I often hear our age group described as “skeptical” in a way that makes us sound pessimistic. While we may doubt our chances of home ownership, we’re actually a very optimistic generation overall.
But this optimism can have a bit of a downside. It means we’ve grown up with big expectations for ourselves, huge hopes and dreams for what we can achieve.
As we enter adulthood in university, many of us really grapple with those expectations for the first time. It can seem like university students need to get better grades and have more well-rounded experiences than ever before. It can be tough to deal with both your personal expectations for yourself, as well as everyone else’s.
As a student in my last year who is all too familiar with pressure, I’ve picked up some insights that can help.
Grappling with your own expectations
I waltzed into university thinking that I’d find it academically manageable, like high school. I had huge, long-term expectations for myself to “succeed” in every arena I could.
“I’ll whip up a high GPA for law school, easy-peasy, lemon-squeezy,” I thought as I imagined myself as a Canadian Elle Woods. My expectation for myself was that I had to be perfect—perfect grades, perfect job, perfect social life, without really considering what it took to achieve that.
Needless to say, I realized that university, and life, isn’t about achieving perfection. This can be tough for students at UBC, since a lot of us identify as high achievers, and we want to be better than our best.
I’ve found that focusing on the short term and the present helps a lot. A good place to start is by taking things week by week.
Create a weekly schedule of your entire term at the beginning, penciling in when you have commitments and assignments, and when you’ll need to start working on them. Then, put away the master schedule and focus on each week from there on out. That way, you’ll be ready when commitments come up, but there will be less pressure to think about long-term things you don’t have to worry about yet.
Doing this forced me to focus on the things I was learning and doing each day, rather than worrying about vague, big-picture goals. It allowed me to adjust my expectations for myself each week, rather than keeping a rigid (and lofty) set of expectations over several months. If I had a tough week ahead in school, it was easier to lower my social commitments for the week, rather than trying to think months in advance about how I could fit everything in.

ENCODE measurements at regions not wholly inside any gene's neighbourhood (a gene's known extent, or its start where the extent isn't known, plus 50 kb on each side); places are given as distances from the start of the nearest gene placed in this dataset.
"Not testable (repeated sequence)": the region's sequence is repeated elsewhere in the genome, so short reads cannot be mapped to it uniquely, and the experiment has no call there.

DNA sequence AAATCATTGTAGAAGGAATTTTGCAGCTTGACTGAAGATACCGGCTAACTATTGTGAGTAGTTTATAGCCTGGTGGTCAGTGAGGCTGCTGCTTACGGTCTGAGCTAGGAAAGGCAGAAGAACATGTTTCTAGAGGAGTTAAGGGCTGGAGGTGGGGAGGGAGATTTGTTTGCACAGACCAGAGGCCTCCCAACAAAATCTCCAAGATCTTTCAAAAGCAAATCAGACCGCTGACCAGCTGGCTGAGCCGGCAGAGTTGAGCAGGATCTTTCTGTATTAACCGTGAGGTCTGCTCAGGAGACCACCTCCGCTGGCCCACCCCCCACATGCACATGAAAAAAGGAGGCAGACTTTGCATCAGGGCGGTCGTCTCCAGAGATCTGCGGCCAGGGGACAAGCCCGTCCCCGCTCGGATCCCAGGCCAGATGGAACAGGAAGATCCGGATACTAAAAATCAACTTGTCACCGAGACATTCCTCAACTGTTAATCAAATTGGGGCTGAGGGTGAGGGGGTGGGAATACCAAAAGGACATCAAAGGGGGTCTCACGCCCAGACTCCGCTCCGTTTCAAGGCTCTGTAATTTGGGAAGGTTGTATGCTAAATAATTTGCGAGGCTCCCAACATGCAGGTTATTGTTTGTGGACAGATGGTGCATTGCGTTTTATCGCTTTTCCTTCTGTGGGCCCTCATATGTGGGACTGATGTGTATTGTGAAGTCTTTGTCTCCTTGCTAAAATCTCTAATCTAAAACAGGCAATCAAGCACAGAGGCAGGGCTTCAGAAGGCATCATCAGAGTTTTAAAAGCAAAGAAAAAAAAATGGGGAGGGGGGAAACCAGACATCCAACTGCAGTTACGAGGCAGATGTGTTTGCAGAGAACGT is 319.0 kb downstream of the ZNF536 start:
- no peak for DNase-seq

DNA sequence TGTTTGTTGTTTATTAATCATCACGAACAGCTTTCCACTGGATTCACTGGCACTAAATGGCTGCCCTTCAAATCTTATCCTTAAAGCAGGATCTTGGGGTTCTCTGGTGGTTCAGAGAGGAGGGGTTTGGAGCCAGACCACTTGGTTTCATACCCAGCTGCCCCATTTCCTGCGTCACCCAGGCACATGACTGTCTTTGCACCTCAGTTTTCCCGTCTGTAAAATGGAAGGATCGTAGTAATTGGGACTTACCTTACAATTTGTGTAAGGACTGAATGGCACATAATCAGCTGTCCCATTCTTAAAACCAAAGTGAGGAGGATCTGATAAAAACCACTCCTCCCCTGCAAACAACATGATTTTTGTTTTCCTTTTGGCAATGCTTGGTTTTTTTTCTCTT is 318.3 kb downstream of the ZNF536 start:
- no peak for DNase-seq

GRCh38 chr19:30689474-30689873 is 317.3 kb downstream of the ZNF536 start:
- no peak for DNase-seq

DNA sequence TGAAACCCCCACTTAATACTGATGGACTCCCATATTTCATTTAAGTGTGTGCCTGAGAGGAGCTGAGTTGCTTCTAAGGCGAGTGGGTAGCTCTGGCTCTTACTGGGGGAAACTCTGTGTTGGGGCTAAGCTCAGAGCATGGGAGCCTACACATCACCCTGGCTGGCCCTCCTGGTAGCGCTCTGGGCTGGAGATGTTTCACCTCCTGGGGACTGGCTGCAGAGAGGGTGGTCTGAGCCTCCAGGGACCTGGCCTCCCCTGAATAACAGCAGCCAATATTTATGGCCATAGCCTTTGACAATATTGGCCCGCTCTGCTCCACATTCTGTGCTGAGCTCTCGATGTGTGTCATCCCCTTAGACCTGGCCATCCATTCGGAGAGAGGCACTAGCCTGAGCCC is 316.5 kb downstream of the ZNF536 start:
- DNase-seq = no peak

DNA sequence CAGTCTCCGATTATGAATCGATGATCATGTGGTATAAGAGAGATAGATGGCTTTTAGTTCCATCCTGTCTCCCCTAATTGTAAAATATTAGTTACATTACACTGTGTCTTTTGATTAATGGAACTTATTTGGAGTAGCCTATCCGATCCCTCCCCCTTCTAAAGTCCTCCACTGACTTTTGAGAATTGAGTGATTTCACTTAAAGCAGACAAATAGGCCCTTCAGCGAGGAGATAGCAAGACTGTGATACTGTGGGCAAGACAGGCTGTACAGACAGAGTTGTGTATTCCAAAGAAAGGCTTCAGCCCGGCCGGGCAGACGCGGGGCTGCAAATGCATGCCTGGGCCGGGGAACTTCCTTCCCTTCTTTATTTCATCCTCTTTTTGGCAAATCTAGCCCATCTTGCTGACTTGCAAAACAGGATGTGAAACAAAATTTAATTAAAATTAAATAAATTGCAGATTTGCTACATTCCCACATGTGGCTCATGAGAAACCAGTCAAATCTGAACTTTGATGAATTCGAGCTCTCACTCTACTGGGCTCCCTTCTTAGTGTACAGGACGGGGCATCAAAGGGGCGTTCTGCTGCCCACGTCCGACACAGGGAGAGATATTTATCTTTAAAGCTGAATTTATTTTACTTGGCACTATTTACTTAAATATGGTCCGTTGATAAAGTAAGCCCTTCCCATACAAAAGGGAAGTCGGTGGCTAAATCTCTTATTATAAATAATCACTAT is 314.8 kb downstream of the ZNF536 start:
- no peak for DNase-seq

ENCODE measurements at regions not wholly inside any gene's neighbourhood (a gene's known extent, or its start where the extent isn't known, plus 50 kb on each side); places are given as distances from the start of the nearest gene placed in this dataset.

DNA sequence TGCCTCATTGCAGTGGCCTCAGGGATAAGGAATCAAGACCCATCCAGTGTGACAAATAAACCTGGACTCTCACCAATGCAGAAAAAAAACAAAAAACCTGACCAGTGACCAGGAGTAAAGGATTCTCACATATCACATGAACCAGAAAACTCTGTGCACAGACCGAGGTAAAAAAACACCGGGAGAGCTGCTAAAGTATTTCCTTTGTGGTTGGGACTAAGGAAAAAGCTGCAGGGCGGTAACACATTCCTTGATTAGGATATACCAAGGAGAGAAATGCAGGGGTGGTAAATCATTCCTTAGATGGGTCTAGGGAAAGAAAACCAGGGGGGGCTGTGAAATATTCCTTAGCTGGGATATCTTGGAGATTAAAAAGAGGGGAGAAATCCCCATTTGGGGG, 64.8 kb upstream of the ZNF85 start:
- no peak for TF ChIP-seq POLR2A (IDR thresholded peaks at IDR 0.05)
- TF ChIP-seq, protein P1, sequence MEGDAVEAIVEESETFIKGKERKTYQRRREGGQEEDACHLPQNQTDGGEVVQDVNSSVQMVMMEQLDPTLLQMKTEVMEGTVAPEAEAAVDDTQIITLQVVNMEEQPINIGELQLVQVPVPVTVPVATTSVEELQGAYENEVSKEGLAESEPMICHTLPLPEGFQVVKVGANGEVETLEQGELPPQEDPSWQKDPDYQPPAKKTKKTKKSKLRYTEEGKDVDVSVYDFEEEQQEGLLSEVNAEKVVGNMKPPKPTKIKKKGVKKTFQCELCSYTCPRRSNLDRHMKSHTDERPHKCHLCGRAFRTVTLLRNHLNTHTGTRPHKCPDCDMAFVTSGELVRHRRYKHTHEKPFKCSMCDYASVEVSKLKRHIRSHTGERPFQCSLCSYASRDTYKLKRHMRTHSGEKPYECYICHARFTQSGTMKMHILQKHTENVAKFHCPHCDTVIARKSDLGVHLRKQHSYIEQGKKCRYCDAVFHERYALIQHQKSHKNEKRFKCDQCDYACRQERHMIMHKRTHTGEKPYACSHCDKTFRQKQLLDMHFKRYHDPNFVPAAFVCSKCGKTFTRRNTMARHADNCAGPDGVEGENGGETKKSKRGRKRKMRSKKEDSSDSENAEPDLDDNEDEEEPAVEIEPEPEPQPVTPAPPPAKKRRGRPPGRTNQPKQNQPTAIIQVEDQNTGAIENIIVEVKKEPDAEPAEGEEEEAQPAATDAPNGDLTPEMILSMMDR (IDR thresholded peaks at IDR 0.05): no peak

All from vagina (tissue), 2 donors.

You don’t have to lose sight of long-term goals you have for yourself, but looking at your life day by day or week by week makes it easier to keep track of how you’re feeling, what you want, and what’s reasonable to expect from yourself.
Keeping up with your peers
The Kardashians are hard enough to keep up with—don’t stress about your classmates, too.
That being said, containing your expectations for yourself can be challenging. On social media, we’re constantly inundated with all the incredible things our friends and peers are doing, whether that’s saving the bees or running marathons.
It’s probably not reasonable to suggest that anyone who’s a student deletes social media, but consider who you follow. I recently unfollowed a lot of people on Instagram who led lives that seemed effortlessly perfect, and am now trying to follow people who work hard and inspire me to do the same.
Additionally, it’s nice and all to be humble, but a couple times a week, take time to reflect on what you’ve worked hard to achieve. Maybe the end product wasn’t flashy, but keep a list of times you worked really hard for something.
When you’re feeling down, read the list and think about all the things you’ve accomplished—big or small. You don’t need a medal to be proud of something.
Ultimately, even though there’s people running marathons, life isn’t a race, and everyone experiences successes and failures at different times. I realized that comparing my accomplishments to those of others didn’t make me a better person. It also made me less proud than I should have been about all the amazing things I had done.
So what if I haven’t started my own NGO to save the bees yet—it doesn’t mean I can’t one day (assuming there’s still bees to save, of course).
Managing others’ expectations—especially your family’s
Everyone deals with the challenges of trying to meet expectations. In particular, I know a lot of people who worry that they’re not at the level their family wishes they were at, myself included.
It can sometimes be difficult to know exactly what our families expect of us or the reason behind their wishes.
If you’re worried that you’re not meeting their expectations, it’s ok to bring it up and talk to them about it. You might not always see eye to eye, but dialogue can help.
Know that your family most likely just wants the best for you and try to see the intention behind what they’re asking. And remember: they face pressures of their own too (including, for example, trying to be a good parent).
Keep in mind though that constantly trying to cater to other people’s expectations of you might not make you happy. At the end of the day, you have to do what is right for you.
You do you
So be your sometimes skeptical, but overall optimistic self, and keep working towards what you want. But remember that nobody succeeds all the time, and everyone feels pressure in some way—even if it doesn’t always look like it.
The most important expectations to meet are the ones you set for yourself, but you shouldn’t expect yourself to be perfect. As cheesy as it sounds, you’re probably doing just fine at being you.